As a consequence, several U.S. officers and civilian specialists who have worked with those forces have started to question the wisdom of the 352,000 goal. To them, the obsession with size has been at the root of much that has gone wrong with the Afghan security services.
“We’ve built a force that’s simply too big,” said Roger Carstens, a former Special Forces lieutenant colonel who spent two years as a senior counterinsurgency adviser at the NATO headquarters in Kabul. “When you try to generate that many people that fast, you create leaders without the requisite leadership, maturity or acumen to get the job done. You can’t meaningfully vet anyone. You can’t ensure morale and discipline.”
Why this matters: ISAF and the DoD consistently push that 352,000 number and how close the Afghan forces are to that goal. Unfortunately, in the mad dash to achieve quantity over quality, what has been sacrificed is the ability of that force to sustain itself. I’ve had some thoughts on how the DoD measures both ANA progress and how ANP training numbers are calculated.
Some things do predate the Taliban and the civil war. A really interesting piece from Kevin Sieff. It’s a long excerpt, but worth the read.
No one here knows the man whose left leg is shackled to the wall of cell No. 5. Last week, he finished tearing his mattress to shreds and then moved onto his clothes, ripping his shirt and pants off before falling asleep naked.
“He’s insane,” say the villagers who have come to gawk at him. “He doesn’t know whether he’s in this world or another.”
“He’s getting better!” said Mia Shafiq, the man responsible for his recovery and the one who shackled him to the wall of a shrine in this eastern Afghan city.
The man’s brothers drove him here from southern Kandahar province two weeks ago, drawn by the same belief that has attracted families from across Afghanistan for more than two centuries. Legend has it that those with mental disorders will be healed after spending 40 days in one of the shrine’s 16 tiny concrete cells. They live on a subsistence diet of bread, water and black pepper near the grave of a famous pir, or spiritual leader, named Mia Ali Sahib.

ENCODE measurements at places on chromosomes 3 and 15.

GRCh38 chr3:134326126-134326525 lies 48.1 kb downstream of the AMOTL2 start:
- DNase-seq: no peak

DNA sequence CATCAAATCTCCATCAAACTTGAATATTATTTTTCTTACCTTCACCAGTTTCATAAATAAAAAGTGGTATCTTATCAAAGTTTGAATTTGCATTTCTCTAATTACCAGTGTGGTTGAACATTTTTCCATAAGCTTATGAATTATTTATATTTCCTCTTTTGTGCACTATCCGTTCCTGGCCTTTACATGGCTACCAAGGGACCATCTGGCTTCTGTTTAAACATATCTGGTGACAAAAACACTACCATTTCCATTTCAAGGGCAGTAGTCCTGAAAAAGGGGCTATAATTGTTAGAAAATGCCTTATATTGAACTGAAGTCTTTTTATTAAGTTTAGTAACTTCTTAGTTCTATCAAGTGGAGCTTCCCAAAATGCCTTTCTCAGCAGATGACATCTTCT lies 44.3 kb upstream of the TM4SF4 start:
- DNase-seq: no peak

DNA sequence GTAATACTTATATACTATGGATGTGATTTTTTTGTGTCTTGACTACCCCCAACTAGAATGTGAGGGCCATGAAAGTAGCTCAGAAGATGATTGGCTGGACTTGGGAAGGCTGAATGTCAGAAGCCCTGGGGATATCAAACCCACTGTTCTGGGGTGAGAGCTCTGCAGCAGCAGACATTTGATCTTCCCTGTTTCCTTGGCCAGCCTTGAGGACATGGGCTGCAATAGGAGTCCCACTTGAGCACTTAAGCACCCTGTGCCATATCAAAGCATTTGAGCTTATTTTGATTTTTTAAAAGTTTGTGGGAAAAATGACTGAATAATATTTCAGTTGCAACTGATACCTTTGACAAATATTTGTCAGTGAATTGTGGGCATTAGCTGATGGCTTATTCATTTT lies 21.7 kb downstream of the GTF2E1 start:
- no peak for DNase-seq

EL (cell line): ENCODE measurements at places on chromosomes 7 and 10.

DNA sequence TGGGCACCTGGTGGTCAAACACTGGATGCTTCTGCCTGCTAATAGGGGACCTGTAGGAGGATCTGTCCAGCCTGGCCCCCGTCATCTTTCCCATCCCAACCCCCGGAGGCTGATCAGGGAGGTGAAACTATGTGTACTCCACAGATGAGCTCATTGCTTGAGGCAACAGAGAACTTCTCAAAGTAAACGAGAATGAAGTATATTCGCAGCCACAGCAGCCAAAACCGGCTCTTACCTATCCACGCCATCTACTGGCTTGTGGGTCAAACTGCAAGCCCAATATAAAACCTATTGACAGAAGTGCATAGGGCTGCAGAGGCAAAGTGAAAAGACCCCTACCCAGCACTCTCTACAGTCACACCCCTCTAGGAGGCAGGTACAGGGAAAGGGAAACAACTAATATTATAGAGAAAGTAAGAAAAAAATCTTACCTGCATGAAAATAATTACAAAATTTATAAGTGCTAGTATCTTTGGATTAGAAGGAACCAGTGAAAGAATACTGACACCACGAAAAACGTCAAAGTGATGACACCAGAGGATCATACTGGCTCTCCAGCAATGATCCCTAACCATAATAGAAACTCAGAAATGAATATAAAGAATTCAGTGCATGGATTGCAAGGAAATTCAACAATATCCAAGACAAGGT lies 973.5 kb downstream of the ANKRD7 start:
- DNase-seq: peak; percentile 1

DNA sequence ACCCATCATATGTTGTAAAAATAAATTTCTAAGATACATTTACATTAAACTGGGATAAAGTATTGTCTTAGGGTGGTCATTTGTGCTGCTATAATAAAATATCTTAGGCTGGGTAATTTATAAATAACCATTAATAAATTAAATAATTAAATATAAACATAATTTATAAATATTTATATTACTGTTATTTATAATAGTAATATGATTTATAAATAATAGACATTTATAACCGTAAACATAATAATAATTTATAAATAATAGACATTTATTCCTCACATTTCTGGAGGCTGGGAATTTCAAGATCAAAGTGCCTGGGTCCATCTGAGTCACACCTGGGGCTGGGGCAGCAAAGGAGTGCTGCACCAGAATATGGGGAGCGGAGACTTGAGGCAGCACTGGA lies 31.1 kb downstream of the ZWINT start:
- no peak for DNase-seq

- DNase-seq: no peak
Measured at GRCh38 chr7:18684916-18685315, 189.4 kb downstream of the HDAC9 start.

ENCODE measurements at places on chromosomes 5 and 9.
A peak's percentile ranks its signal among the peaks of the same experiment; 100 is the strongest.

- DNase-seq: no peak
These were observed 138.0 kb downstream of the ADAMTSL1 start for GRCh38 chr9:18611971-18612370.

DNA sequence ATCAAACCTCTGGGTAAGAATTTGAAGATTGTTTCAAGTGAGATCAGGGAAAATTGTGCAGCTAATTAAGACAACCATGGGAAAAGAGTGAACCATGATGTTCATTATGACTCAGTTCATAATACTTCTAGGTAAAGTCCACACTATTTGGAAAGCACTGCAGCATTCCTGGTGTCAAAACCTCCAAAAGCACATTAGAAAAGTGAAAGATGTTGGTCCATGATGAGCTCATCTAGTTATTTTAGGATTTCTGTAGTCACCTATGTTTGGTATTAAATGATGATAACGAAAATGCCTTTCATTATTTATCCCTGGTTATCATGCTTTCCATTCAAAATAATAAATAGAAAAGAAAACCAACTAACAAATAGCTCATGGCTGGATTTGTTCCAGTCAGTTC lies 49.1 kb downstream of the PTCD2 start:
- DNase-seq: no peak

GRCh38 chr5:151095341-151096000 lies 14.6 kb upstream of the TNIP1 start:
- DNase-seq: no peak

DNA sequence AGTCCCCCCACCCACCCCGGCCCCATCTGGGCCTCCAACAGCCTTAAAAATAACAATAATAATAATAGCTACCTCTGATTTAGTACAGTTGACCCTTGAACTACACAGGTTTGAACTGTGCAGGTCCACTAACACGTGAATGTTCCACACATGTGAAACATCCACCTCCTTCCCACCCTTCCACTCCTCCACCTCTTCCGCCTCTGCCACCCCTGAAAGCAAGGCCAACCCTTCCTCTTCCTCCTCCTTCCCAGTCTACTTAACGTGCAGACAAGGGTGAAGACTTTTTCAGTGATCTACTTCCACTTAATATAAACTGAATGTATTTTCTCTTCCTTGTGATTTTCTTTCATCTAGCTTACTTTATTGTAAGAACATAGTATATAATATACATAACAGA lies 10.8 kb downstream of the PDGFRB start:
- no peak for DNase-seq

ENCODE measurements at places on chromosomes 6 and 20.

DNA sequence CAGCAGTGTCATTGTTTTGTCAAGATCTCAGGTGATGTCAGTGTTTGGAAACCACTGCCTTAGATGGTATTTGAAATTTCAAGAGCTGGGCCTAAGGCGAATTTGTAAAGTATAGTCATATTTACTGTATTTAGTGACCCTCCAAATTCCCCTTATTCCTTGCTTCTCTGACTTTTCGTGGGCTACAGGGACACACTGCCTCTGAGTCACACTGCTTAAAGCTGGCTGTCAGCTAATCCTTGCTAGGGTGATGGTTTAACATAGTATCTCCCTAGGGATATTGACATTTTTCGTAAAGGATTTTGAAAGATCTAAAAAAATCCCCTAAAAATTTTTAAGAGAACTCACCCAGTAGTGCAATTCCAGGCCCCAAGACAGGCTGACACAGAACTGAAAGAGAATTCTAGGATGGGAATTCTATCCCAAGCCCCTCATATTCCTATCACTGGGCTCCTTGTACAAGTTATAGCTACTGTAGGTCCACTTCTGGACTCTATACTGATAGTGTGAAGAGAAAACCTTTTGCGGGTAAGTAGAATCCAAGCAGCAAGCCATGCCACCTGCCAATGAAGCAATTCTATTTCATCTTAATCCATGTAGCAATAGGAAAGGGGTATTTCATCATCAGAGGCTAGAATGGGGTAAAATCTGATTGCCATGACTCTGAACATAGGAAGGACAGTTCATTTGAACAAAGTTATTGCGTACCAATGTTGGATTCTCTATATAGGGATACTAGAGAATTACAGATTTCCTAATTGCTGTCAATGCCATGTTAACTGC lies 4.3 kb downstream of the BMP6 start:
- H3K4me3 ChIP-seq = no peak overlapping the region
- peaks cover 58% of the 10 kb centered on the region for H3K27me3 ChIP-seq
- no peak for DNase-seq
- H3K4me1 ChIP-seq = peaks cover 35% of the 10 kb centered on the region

Every year, hundreds of Afghans bring mentally ill relatives here rather than to hospitals, rejecting a clinical approach to what many here see as a spiritual deficiency. The treatment meted out at the shrine and a handful of others like it nationwide might be archaic, but the symptoms are often a response to 21st-century warfare: 11 years of nighttime raids, assassinations and suicide bombings.
For over a decade, Western donors have helped train Afghan psychiatrists, who diagnose many of their patients as having an ailment with a distinctly modern acronym: PTSD, or post-traumatic stress disorder. Mental health departments in Afghanistan are plastered with posters detailing the disorder’s symptoms. Pharmacies are stocked with antipsychotic drugs.
But many of those suffering from the disorder never see doctors or pharmacists. Instead, they are taken on the long, unmarked dirt road, through a village of mud huts, that leads to an L-shaped agglomeration of cells.
Why this matters: There are many Western observers that choose to accept the notion that everything wrong with Afghanistan is because of the Taliban. That before they arrived, Afghanistan as a whole was a wonderland of opportunity and enlightenment, and if we just get back those lost Taliban years, everything is going to be fine. There are issues and challenges in this country that predate so much of that, old beliefs and practices that the Taliban (or any of the insurgent groups) have learned to leverage for their benefit in recent years.
- Blogging Angry: The Faryab Mosque Bombing (findingmytribe.me)
- ISAF Condemns Faryab Mosque Bombing (defense.gov)
- Suicide bomber kills 37 at Afghan mosque during Eid – Reuters (reuters.com)